The first prototype was milled 2010-10-29 shortly after midnight and assembled later the same day by chrysn.
Everything worked better than expected.
First parts to be assembled were the jumper pins, as they enable the whole thing to stand. It turned out that the easiest method to assemble the pullup board connector (BC4) and the pullup jumper (JP1) is to use a three-pin jumper part and pull the individual pins to the right positions. (Shoving the pins around is necessary anyway so the breadboard connectors protrude far enough.) This also gives better alignment for BC4.
When putting the whole thing on the breadboard, the outer pins didn't fit exactly -- either the mill is calibrated badly or the breadboard power rails are too far out.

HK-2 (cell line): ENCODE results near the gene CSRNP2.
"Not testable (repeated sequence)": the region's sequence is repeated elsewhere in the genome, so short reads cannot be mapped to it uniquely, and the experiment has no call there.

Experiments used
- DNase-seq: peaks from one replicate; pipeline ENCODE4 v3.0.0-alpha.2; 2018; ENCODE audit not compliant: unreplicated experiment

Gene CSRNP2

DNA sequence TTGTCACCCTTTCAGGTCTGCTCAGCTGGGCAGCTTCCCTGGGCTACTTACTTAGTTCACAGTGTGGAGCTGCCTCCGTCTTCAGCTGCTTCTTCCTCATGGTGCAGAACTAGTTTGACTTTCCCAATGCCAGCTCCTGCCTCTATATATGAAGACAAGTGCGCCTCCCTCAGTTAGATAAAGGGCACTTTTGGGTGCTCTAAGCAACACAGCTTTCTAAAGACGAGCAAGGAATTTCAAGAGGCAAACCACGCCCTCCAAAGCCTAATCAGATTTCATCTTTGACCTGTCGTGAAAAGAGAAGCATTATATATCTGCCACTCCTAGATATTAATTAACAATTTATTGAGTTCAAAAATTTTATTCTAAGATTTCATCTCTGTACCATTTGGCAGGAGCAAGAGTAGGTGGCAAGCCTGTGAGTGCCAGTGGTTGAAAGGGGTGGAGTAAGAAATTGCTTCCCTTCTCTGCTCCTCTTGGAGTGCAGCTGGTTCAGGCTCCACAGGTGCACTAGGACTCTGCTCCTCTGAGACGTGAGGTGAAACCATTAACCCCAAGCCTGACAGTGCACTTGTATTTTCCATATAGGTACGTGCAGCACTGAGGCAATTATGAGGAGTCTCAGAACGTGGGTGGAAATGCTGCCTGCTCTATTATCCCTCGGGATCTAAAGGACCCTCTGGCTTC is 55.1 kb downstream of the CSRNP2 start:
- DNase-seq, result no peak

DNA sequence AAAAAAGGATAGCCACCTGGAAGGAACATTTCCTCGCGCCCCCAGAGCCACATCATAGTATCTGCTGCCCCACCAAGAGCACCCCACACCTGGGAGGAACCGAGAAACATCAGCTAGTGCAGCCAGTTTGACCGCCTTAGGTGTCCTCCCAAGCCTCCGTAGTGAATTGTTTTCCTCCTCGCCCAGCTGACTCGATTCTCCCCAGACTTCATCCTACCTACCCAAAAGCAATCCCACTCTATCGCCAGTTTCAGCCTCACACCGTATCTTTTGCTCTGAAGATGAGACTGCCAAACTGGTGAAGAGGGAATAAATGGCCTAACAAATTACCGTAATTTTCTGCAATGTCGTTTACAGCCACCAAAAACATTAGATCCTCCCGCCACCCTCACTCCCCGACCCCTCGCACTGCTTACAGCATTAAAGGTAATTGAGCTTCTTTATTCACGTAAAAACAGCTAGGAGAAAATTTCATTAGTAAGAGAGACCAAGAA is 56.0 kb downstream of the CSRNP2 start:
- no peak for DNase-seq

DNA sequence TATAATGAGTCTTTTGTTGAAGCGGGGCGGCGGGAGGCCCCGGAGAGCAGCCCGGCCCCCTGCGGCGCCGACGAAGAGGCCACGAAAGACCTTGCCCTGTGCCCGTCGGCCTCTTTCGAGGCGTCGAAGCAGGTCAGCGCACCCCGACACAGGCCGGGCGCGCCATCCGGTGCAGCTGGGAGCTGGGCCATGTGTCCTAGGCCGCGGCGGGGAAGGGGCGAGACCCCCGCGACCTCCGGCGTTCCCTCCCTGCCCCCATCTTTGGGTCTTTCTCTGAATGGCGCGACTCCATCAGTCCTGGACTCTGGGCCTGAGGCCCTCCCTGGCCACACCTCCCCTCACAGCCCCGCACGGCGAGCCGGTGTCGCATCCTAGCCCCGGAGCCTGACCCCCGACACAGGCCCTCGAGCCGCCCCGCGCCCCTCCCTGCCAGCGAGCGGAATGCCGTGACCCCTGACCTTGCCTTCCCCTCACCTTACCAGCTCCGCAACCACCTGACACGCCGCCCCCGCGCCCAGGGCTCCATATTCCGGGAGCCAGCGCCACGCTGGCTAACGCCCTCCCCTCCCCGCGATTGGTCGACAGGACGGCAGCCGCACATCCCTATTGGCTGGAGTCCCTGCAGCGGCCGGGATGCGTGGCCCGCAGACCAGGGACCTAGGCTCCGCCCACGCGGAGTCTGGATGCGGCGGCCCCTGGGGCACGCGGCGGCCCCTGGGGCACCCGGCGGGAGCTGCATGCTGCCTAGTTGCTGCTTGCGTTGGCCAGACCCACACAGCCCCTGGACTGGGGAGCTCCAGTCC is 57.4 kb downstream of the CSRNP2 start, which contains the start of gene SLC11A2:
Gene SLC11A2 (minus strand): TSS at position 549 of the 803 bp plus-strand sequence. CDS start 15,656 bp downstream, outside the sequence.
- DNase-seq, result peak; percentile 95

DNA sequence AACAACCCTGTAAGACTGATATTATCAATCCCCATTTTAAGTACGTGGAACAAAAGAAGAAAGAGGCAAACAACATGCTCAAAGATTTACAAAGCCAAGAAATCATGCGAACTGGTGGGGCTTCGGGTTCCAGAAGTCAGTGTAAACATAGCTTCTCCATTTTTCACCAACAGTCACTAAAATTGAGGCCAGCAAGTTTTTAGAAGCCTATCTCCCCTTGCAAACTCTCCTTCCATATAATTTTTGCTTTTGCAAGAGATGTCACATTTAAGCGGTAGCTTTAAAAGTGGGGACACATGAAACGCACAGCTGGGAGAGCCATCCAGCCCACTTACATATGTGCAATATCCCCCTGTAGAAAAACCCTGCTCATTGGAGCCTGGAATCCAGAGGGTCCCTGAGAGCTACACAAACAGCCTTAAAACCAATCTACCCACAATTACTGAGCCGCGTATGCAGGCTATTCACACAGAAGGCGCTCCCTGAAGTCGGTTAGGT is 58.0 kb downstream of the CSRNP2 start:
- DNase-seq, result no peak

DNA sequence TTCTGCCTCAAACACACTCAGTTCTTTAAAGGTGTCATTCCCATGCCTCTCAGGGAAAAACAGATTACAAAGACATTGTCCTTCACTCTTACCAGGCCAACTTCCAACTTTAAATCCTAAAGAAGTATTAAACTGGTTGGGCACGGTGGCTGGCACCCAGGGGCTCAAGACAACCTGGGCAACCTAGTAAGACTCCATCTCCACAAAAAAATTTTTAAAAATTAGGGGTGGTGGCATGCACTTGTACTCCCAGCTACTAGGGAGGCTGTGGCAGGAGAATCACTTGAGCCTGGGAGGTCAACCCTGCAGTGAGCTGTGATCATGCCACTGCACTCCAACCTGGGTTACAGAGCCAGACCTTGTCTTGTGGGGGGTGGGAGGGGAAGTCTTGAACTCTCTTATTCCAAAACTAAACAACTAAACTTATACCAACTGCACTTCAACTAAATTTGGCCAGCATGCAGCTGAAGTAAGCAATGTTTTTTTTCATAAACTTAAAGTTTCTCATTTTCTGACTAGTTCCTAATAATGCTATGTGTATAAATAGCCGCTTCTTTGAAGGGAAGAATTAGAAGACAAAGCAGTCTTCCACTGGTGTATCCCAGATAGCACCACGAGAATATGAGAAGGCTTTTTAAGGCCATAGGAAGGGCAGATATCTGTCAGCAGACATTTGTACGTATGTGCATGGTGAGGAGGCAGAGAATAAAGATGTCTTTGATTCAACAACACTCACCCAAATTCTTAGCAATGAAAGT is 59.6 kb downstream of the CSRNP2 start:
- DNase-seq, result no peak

The assembly of the rest differs from the part list in that R4 was skipped (simply for lack of an appropriate resistor, and it works without as well), C1 and C2 are 10µF instead of 4.7µF (lack of parts and it works too), and R5 is 1kΩ instead of 100Ω (lack of parts, and it just makes the LED dimmer).
Soldering turned out to be quite easy, provided one is careful not to join adjacent traces (then, getting rid of the solder bridge is a mess; happened one time).
After soldering, everything turned out to work out of the box. The complete assembly depicts a usbBB connected to a ATMega168 with a 16MHz quartz and two jumpers for flashing and resetting, which were required as the first application tested was the USBaspLoader. It is connected to D- at pin 6 (D4) and D+ at pin 4 (D2/INT0). The pullup resistor is jumpered on the usbBB to be always on.